Asceticism and Scripture in Early Christianity
Elizabeth A. Clark
A study of how asceticism was promoted through Biblical interpretation, Reading Renunciation uses contemporary literary theory to unravel the writing strategies of the early Christian authors. Not a general discussion of early Christian teachings on celibacy and marriage, the book is a close examination, in the author's words, of how "the Fathers' axiology of abstinence informed their interpretation of Scriptural texts and incited the production of ascetic meaning."
Elizabeth Clark begins with a survey of scholarship concerning early Christian asceticism that is designed to orient the nonspecialist. Section Two is organized around potentially troubling issues posed by Old Testament texts that demanded skillful handling by ascetically inclined Christian exegetes. The third section, "Reading Paul," focuses on the hermeneutical problems raised by I Corinthians 7, and the Deutero-Pauline and Pastoral Epistles.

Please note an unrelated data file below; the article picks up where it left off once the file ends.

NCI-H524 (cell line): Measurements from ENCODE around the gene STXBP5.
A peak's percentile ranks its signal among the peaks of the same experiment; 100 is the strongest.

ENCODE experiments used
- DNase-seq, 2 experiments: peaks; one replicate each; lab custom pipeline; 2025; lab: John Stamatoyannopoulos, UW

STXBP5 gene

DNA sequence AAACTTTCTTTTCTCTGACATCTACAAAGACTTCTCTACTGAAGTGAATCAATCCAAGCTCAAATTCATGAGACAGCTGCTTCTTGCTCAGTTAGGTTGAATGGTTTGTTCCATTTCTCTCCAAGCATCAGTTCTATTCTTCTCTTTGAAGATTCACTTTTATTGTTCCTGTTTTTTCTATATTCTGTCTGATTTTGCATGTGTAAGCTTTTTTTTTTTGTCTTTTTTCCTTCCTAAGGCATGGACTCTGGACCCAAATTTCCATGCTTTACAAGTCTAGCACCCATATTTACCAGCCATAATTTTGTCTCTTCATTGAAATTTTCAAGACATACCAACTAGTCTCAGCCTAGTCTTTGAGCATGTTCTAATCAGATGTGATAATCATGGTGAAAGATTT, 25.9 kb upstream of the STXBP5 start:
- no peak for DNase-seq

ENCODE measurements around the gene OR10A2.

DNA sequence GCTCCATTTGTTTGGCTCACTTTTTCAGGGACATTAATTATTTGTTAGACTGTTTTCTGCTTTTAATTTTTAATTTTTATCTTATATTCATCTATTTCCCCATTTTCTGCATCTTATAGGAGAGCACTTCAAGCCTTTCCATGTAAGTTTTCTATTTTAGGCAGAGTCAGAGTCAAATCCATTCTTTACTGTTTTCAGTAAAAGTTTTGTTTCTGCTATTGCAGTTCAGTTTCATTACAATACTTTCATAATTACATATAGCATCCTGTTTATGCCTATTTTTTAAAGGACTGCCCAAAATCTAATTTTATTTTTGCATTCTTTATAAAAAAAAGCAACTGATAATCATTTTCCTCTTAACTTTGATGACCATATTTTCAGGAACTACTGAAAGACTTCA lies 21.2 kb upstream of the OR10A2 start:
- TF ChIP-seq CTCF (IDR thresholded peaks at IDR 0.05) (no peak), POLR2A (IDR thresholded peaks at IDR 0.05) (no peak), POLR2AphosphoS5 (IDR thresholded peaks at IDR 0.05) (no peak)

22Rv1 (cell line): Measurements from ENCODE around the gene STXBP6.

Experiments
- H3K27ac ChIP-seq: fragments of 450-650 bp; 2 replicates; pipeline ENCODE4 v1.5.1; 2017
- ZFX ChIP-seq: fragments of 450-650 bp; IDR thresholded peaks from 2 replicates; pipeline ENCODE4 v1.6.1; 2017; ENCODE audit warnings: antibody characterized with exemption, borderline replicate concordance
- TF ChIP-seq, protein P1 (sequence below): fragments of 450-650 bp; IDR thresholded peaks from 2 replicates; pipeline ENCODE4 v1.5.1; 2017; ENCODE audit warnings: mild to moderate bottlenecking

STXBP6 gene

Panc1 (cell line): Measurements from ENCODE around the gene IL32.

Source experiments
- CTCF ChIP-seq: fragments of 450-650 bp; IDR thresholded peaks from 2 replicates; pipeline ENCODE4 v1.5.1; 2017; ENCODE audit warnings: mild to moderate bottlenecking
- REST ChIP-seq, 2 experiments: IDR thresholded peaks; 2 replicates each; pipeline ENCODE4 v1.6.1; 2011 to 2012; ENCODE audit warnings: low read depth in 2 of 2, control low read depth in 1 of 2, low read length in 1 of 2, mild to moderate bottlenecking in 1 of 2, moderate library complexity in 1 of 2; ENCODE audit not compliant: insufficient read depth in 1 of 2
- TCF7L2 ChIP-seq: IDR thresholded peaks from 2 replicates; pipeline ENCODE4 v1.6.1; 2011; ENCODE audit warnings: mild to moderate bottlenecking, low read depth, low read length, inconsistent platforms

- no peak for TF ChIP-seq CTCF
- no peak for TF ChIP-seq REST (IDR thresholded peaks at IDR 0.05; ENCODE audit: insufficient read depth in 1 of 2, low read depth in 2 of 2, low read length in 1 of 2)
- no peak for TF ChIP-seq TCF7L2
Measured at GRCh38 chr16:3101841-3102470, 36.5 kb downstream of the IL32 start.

Elizabeth Clark's remarkable work will be of interest to scholars of late antiquity, religion, literary theory, and history.
Elizabeth A. Clark is John Carlisle Kilgo Professor of Religion at Duke University and the author of several books, including The Origenist Controversy (Princeton). She is the past president of the American Academy of Religion, the American Society of Church History, and the North American Patristics Society. She is the coeditor of the Journal of Early Christian Studies.